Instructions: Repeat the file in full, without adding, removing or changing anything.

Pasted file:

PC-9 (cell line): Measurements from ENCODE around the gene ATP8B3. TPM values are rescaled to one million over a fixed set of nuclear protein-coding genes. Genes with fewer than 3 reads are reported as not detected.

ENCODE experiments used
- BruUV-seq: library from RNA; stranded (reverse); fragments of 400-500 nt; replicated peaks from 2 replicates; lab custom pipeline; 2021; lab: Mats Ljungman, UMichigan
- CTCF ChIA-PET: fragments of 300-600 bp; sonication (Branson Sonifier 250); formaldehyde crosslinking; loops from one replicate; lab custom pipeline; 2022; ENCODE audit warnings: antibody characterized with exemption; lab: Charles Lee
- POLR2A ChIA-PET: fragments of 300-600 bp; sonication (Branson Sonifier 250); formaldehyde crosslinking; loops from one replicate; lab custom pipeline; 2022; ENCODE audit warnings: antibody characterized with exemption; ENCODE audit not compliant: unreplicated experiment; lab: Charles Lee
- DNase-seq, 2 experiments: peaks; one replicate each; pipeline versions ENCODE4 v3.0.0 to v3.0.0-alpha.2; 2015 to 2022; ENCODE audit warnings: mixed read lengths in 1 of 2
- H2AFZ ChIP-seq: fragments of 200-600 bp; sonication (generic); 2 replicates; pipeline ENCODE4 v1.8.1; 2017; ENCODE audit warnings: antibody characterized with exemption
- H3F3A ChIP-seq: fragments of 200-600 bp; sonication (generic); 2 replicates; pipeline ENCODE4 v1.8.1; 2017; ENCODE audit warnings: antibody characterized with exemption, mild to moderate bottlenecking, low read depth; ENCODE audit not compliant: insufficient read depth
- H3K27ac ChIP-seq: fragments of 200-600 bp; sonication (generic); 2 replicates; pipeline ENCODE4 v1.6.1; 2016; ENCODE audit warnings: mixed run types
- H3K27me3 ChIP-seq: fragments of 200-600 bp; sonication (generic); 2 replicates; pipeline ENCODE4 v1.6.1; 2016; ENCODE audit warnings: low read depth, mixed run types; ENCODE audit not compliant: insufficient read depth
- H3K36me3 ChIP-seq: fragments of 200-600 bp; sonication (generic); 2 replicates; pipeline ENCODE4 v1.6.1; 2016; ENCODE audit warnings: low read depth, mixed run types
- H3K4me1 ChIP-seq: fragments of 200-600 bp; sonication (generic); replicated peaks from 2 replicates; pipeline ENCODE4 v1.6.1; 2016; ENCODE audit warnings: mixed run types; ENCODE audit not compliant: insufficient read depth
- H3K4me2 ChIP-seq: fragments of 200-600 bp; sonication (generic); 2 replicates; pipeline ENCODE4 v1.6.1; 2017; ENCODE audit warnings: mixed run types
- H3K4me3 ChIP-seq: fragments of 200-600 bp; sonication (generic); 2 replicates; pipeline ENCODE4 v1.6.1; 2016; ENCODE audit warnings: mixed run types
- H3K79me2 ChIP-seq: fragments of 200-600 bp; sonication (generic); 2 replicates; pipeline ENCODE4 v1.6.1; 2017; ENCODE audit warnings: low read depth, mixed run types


PC-9 (cell line): Measurements from ENCODE around the gene ATP8B3. TPM values are rescaled to one million over a fixed set of nuclear protein-coding genes. Genes with fewer than 3 reads are reported as not detected.

ENCODE experiments used
- BruUV-seq: library from RNA; stranded (reverse); fragments of 400-500 nt; replicated peaks from 2 replicates; lab custom pipeline; 2021; lab: Mats Ljungman, UMichigan
- CTCF ChIA-PET: fragments of 300-600 bp; sonication (Branson Sonifier 250); formaldehyde crosslinking; loops from one replicate; lab custom pipeline; 2022; ENCODE audit warnings: antibody characterized with exemption; lab: Charles Lee
- POLR2A ChIA-PET: fragments of 300-600 bp; sonication (Branson Sonifier 250); formaldehyde crosslinking; loops from one replicate; lab custom pipeline; 2022; ENCODE audit warnings: antibody characterized with exemption; ENCODE audit not compliant: unreplicated experiment; lab: Charles Lee
- DNase-seq, 2 experiments: peaks; one replicate each; pipeline versions ENCODE4 v3.0.0 to v3.0.0-alpha.2; 2015 to 2022; ENCODE audit warnings: mixed read lengths in 1 of 2
- H2AFZ ChIP-seq: fragments of 200-600 bp; sonication (generic); 2 replicates; pipeline ENCODE4 v1.8.1; 2017; ENCODE audit warnings: antibody characterized with exemption
- H3F3A ChIP-seq: fragments of 200-600 bp; sonication (generic); 2 replicates; pipeline ENCODE4 v1.8.1; 2017; ENCODE audit warnings: antibody characterized with exemption, mild to moderate bottlenecking, low read depth; ENCODE audit not compliant: insufficient read depth
- H3K27ac ChIP-seq: fragments of 200-600 bp; sonication (generic); 2 replicates; pipeline ENCODE4 v1.6.1; 2016; ENCODE audit warnings: mixed run types
- H3K27me3 ChIP-seq: fragments of 200-600 bp; sonication (generic); 2 replicates; pipeline ENCODE4 v1.6.1; 2016; ENCODE audit warnings: low read depth, mixed run types; ENCODE audit not compliant: insufficient read depth
- H3K36me3 ChIP-seq: fragments of 200-600 bp; sonication (generic); 2 replicates; pipeline ENCODE4 v1.6.1; 2016; ENCODE audit warnings: low read depth, mixed run types
- H3K4me1 ChIP-seq: fragments of 200-600 bp; sonication (generic); replicated peaks from 2 replicates; pipeline ENCODE4 v1.6.1; 2016; ENCODE audit warnings: mixed run types; ENCODE audit not compliant: insufficient read depth
- H3K4me2 ChIP-seq: fragments of 200-600 bp; sonication (generic); 2 replicates; pipeline ENCODE4 v1.6.1; 2017; ENCODE audit warnings: mixed run types
- H3K4me3 ChIP-seq: fragments of 200-600 bp; sonication (generic); 2 replicates; pipeline ENCODE4 v1.6.1; 2016; ENCODE audit warnings: mixed run types
- H3K79me2 ChIP-seq: fragments of 200-600 bp; sonication (generic); 2 replicates; pipeline ENCODE4 v1.6.1; 2017; ENCODE audit warnings: low read depth, mixed run types